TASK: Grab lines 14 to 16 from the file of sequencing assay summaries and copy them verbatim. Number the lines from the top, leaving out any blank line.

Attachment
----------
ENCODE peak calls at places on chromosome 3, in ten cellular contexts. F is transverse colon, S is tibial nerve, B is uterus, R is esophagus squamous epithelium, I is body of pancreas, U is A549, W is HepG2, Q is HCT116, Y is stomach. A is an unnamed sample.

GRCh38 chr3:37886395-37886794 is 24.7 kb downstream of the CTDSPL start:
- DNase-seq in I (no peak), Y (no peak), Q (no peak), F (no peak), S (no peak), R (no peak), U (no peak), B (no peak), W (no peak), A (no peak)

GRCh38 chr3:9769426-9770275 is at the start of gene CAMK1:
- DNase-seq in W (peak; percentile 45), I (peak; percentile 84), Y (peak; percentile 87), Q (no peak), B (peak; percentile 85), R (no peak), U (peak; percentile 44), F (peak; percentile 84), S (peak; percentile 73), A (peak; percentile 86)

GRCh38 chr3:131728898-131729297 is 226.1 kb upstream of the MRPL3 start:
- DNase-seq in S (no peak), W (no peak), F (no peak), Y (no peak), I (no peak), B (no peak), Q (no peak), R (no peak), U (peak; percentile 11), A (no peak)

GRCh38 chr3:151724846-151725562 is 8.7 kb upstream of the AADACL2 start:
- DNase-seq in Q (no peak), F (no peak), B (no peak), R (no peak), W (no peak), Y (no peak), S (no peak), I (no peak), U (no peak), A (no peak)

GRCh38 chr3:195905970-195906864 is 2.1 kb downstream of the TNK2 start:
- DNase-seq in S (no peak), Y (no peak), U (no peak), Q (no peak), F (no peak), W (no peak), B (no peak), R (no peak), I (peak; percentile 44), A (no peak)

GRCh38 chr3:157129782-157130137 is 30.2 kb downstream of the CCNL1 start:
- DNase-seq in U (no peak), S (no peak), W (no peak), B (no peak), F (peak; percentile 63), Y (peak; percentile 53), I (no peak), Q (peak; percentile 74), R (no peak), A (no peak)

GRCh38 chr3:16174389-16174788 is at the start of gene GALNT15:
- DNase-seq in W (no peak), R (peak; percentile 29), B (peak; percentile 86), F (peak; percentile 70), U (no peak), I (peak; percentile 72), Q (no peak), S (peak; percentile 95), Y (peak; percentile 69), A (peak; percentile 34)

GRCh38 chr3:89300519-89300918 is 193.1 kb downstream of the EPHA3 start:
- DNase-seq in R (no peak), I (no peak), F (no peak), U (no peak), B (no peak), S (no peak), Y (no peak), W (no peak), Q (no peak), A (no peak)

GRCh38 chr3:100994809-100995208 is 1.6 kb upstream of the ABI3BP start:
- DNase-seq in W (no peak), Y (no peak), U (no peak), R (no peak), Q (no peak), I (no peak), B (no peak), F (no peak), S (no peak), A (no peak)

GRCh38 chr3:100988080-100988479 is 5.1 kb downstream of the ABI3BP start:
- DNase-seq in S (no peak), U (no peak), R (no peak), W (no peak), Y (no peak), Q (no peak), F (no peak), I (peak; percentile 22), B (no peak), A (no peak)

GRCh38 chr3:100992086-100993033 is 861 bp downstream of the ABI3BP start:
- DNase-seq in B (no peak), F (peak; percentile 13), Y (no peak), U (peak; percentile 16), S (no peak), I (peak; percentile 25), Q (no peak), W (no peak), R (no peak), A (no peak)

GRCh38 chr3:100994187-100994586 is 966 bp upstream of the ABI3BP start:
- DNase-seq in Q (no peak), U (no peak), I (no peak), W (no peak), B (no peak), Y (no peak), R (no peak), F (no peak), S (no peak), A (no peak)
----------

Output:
GRCh38 chr3:16174389-16174788 is at the start of gene GALNT15:
- DNase-seq in W (no peak), R (peak; percentile 29), B (peak; percentile 86), F (peak; percentile 70), U (no peak), I (peak; percentile 72), Q (no peak), S (peak; percentile 95), Y (peak; percentile 69), A (peak; percentile 34)

GRCh38 chr3:89300519-89300918 is 193.1 kb downstream of the EPHA3 start: